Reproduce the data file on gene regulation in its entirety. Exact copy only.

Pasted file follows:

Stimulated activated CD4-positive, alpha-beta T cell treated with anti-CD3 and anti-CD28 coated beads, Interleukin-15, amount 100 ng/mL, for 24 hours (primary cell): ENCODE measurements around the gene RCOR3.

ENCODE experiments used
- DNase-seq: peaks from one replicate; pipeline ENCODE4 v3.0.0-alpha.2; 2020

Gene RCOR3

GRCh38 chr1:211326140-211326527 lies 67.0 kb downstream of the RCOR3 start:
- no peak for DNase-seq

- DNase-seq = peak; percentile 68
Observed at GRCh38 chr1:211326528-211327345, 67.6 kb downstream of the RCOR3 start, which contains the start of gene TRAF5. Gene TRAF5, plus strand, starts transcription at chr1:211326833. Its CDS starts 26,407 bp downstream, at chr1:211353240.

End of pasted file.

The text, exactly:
Stimulated activated CD4-positive, alpha-beta T cell treated with anti-CD3 and anti-CD28 coated beads, Interleukin-15, amount 100 ng/mL, for 24 hours (primary cell): ENCODE measurements around the gene RCOR3.

ENCODE experiments used
- DNase-seq: peaks from one replicate; pipeline ENCODE4 v3.0.0-alpha.2; 2020

Gene RCOR3

GRCh38 chr1:211326140-211326527 lies 67.0 kb downstream of the RCOR3 start:
- no peak for DNase-seq

- DNase-seq = peak; percentile 68
Observed at GRCh38 chr1:211326528-211327345, 67.6 kb downstream of the RCOR3 start, which contains the start of gene TRAF5. Gene TRAF5, plus strand, starts transcription at chr1:211326833. Its CDS starts 26,407 bp downstream, at chr1:211353240.